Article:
Written by Harold Jaffe, Published December 2012
I met Dr. Jaffe several months ago and was intrigued by his writings and background. He is the author of 20+ volumes of fiction, “docufiction” novels and essays. His writings have been translated into numerous languages, and has been the recipient of several awards. He is the editor of Fiction International” and is currently a Professor of Literature and Creative Writing at San Diego State University.
Dr. Jaffe, in this book, explores the changes of millennial culture. He deplores what is happening to earth in a variety of ways. It is an intellectual and philosophical look at the changes technology is making – has made – today and how we are unable to “reconstruct ourselves”.
Regina Krummel, editor of “Prison Poetry by Shackled Women”, cites Jaffe’s ability to point out the “hypocrisy of flag wavers, nation building, and the lethal intent by our leaders who stride the globe in bloody boots commanding the 99 percent to obey the law and get to work in the marketplace of nightmarish dreams.” She goes on to say that “Jaffe has missed absolutely nothing in delineating our expiring ‘kultur’”.
The essays in the book are challenging to the intellect and the consciousness of its readers. Eloy Fernandez Porta, author of “Emocionese asi” states the following: “Brainy and groovy, thoughtful and post literary, these essays on contemporary media madness are Jaffe at his best: poignant, inventive, right between the eyes of corporate culture.”
The 125 page book has 19 “chapters” of various topics that he has approached in a way like no other. For example, he talks about what porn sites are doing to the world today, and goes so far as to say that “we know the FBI, CIA, DEA, TSA, DHS . . . are monitoring paid subscribers to smut.” But were you aware that many of these sites are owned by “sanitized corps like Disney, Walmart, Toys “R” Us, Starbucks, etc.” Although he lists many sites in his book, the list is immaterial to what his essay “Anal Acrobats” says about these sites.
The letters posted in “Death in Texas” are from inmates in prison facing an imminent execution and their “last communication” with the outside world. They are brief and insightful.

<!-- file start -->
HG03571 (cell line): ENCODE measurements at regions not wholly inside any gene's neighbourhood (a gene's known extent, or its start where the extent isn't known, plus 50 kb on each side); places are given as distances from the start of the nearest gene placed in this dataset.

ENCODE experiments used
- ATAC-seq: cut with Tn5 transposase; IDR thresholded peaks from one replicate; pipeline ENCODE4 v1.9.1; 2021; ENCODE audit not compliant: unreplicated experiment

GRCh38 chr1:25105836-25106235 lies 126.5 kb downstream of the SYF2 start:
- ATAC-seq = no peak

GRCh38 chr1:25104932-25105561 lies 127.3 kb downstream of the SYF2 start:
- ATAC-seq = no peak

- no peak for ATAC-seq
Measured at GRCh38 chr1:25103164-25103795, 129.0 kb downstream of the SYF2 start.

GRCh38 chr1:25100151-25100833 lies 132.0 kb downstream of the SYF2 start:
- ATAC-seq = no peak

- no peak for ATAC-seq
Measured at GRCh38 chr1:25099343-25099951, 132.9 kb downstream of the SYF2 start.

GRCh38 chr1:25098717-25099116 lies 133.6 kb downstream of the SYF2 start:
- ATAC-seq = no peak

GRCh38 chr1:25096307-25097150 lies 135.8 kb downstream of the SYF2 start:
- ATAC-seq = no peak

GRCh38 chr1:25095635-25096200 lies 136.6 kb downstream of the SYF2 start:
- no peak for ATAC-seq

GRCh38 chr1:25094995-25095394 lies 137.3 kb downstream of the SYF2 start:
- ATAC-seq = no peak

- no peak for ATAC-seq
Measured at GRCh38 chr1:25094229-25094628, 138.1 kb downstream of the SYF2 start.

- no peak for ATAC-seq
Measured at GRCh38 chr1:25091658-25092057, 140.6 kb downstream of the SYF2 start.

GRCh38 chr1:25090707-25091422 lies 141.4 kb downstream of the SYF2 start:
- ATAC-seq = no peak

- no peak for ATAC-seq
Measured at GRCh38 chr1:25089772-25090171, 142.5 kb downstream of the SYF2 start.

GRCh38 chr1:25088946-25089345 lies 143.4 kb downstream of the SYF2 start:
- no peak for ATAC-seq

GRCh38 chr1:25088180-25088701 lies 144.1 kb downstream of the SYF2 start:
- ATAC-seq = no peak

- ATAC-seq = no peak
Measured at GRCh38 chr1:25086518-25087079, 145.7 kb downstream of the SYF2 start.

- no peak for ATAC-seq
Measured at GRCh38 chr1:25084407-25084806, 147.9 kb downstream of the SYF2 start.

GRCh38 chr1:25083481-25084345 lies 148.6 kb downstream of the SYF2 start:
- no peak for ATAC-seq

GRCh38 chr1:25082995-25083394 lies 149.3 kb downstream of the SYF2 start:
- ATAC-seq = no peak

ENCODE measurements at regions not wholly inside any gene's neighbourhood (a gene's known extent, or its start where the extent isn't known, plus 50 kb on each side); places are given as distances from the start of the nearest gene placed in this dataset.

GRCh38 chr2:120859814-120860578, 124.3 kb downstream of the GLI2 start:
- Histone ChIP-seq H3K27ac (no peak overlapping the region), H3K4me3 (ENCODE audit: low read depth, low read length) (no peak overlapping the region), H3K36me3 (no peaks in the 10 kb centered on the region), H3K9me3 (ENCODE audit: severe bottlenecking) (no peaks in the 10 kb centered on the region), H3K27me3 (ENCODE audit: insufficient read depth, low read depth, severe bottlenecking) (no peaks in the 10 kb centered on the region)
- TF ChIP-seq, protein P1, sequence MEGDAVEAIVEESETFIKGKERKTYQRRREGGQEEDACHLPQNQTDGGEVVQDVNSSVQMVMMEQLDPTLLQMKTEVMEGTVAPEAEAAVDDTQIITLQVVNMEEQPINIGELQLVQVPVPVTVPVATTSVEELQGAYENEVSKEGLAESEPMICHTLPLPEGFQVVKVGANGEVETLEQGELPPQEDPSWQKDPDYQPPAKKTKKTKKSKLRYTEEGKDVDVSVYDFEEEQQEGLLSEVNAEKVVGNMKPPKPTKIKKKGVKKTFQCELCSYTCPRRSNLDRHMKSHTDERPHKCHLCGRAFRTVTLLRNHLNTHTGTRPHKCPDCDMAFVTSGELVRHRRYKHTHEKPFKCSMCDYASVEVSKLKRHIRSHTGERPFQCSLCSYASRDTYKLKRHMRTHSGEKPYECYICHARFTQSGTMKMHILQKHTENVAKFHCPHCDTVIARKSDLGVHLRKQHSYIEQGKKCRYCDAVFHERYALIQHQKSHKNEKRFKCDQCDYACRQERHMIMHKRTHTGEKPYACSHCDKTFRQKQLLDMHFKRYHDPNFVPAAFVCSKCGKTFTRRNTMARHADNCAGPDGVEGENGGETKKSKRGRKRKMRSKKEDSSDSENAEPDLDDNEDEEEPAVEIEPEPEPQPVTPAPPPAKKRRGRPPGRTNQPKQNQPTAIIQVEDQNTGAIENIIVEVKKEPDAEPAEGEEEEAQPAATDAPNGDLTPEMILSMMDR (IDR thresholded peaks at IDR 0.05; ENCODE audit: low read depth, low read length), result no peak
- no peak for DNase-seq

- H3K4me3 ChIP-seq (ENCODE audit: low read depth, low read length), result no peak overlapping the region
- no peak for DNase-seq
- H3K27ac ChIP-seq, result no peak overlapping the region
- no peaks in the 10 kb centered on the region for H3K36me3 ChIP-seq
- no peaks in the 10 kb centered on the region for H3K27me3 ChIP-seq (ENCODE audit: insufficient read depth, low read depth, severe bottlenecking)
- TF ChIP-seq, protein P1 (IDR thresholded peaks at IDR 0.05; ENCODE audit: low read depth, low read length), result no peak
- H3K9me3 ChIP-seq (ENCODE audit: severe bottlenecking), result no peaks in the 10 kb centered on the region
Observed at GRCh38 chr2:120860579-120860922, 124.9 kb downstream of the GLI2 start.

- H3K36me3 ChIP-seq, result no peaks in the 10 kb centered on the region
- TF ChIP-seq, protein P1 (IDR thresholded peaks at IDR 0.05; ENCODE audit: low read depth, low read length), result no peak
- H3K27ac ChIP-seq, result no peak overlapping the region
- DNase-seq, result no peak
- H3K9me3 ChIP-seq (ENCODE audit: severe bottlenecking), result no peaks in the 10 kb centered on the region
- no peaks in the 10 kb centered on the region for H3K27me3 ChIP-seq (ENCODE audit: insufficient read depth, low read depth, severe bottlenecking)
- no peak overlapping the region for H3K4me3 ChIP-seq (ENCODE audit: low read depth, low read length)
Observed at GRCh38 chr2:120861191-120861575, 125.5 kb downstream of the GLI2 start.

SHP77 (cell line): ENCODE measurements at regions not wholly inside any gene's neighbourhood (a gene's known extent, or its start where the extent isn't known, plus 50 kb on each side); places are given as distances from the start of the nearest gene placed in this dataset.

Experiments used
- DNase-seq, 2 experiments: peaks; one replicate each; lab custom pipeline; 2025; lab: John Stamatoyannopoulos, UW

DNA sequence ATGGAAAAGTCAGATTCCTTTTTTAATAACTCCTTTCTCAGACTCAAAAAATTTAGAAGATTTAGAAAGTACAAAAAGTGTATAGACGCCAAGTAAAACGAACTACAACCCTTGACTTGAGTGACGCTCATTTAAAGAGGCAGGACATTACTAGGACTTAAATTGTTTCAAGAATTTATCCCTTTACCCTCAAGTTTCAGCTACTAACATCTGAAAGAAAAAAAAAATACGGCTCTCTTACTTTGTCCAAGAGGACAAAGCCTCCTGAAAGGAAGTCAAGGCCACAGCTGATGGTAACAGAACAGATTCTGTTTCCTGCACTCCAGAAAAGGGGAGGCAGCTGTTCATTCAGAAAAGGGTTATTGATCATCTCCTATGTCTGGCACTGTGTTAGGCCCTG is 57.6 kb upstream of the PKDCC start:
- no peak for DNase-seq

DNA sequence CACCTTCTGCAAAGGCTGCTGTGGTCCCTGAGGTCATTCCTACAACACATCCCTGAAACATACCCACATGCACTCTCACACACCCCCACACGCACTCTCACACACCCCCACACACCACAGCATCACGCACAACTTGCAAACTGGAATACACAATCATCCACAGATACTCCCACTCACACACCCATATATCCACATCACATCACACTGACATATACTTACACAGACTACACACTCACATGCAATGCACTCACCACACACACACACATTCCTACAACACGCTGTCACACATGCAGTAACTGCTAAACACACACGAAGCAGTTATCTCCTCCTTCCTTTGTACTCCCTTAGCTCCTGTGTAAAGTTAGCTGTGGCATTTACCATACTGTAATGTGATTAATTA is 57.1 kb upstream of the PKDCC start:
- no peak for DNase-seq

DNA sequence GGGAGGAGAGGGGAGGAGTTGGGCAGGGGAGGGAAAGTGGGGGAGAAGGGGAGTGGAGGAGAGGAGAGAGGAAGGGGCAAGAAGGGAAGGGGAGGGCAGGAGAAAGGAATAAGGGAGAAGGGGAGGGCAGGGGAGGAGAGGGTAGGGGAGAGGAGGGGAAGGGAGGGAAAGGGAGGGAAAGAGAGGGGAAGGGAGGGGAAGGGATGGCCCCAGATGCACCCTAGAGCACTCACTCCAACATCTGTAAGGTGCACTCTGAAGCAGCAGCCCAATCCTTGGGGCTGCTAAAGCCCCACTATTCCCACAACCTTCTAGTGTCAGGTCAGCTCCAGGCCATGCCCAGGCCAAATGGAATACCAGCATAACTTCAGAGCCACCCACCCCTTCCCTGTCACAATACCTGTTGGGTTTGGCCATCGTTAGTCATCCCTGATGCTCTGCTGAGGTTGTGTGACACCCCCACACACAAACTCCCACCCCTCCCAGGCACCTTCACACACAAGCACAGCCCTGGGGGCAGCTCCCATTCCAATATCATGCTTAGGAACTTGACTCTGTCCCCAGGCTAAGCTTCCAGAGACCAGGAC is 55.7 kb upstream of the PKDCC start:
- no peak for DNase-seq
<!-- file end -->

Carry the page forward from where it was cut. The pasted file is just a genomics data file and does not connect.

In “Salvation Mountain” Jesus comes down to visit Dewey Birdsong who is in his truck on the side of the road because he ran out of money and had no place to go. (Note: There truly is Salvation Mountain. A brief description from Google: Salvation Mountain is an art installation covering a hill north of Calipatria, California, near Slab City and just several miles from the Salton Sea. It is made from adobe, straw, and thousands of gallons of paint.) Jaffe talks about Birdsong’s dream and vision in a dramatic, entertaining fashion, unlike any other portrayal I think you might have read.
All of the essays are thought-provoking. Some more than others. Some easier to understand than others. When I asked Dr. Jaffe what kind of an audience he wanted to attract with this book he answered, “As general an audience as possible. “Ordinary” people read the bible, the koran. Whoever reads with interest is a prospective part of the audience. People don’t read books now as they did a generation ago. But, no, the book is not earmarked exclusively for high-level intellectuals. Still, I don’t want to pander to readers by “dumbing down” the essays.
I am usually a rapid reader. This book, “Revolutionary Brain” was not a fast-reading book. I found myself pondering his words and meanings on every page. It was enjoyable; it was thought-provoking, at times it was comedic, and one that I will need to read many times to get the full gist of his meanings.